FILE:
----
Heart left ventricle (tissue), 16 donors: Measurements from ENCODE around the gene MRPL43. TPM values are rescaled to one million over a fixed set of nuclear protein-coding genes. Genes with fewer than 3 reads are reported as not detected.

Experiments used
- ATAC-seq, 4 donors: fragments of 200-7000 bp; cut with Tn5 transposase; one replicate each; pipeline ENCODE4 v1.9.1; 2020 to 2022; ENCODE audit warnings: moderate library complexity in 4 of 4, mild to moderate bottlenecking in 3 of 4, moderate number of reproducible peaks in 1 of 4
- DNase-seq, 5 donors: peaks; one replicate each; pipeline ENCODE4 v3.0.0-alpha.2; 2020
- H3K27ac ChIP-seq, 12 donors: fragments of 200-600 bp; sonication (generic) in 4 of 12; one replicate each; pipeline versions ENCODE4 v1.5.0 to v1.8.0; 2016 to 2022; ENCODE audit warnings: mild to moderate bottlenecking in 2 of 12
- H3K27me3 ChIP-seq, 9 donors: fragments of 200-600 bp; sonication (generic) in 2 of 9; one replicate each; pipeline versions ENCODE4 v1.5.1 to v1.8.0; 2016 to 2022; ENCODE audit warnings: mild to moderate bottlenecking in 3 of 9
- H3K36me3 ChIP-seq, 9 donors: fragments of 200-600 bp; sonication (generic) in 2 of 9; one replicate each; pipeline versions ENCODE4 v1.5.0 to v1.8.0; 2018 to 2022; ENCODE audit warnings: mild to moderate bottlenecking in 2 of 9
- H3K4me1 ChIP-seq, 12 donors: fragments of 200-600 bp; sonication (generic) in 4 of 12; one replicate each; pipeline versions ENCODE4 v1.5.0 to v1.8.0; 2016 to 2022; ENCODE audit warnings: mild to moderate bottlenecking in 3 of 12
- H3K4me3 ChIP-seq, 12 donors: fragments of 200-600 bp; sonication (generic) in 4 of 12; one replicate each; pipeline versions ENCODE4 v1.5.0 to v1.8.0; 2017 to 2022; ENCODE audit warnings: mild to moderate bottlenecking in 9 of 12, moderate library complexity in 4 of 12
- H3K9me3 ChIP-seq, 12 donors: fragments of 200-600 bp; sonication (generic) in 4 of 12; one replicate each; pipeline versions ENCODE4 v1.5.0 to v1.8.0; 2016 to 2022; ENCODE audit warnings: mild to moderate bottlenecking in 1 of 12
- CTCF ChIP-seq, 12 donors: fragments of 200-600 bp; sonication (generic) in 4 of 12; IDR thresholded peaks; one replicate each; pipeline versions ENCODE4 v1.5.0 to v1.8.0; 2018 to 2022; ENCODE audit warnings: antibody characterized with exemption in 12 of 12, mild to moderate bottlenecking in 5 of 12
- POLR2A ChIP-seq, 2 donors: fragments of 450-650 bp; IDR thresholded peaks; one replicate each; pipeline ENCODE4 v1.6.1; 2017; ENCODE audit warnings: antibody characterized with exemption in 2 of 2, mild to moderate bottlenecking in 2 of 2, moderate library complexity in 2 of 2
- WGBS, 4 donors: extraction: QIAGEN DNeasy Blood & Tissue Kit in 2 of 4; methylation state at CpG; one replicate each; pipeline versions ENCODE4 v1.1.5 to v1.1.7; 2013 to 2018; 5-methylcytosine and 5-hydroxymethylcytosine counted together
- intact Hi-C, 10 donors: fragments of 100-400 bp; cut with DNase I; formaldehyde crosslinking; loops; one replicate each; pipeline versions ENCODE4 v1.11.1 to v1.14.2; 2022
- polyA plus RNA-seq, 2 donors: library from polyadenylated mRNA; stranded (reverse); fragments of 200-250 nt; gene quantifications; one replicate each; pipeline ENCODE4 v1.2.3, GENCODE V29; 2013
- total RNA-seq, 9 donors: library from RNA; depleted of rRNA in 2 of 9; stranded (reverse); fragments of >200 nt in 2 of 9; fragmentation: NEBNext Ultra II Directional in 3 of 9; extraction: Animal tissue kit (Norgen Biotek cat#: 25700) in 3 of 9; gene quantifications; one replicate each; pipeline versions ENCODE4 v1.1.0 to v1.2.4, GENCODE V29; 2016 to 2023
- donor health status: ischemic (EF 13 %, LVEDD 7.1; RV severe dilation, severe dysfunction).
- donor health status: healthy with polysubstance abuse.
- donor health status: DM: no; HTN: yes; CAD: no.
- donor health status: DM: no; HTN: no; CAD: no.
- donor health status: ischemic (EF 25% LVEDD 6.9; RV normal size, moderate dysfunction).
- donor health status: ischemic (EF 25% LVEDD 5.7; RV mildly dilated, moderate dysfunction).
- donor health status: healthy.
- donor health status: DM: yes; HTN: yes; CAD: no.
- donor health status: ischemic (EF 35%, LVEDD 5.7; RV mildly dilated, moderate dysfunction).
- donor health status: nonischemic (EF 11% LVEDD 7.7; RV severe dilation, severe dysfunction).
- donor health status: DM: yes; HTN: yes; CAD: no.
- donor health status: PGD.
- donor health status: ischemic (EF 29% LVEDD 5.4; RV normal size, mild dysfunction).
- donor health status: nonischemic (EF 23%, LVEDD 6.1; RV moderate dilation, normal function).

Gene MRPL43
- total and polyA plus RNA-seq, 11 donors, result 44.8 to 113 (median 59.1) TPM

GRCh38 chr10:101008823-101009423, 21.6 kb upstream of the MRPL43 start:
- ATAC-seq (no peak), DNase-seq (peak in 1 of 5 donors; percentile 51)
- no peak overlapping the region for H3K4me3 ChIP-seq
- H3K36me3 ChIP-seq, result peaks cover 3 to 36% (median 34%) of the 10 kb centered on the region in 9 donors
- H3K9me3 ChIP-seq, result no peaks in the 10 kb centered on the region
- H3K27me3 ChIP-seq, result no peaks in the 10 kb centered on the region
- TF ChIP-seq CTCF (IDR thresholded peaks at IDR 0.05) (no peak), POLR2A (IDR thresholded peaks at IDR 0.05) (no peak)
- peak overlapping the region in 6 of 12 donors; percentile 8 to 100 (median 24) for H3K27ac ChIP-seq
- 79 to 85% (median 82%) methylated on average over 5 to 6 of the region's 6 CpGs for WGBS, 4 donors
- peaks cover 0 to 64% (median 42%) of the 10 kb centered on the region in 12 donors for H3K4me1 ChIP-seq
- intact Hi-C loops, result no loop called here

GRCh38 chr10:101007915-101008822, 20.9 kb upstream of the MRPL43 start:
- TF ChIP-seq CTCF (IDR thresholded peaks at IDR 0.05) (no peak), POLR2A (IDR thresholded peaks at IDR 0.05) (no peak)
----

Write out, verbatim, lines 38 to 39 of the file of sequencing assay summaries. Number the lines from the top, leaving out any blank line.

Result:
- H3K27me3 ChIP-seq, result no peaks in the 10 kb centered on the region
- TF ChIP-seq CTCF (IDR thresholded peaks at IDR 0.05) (no peak), POLR2A (IDR thresholded peaks at IDR 0.05) (no peak)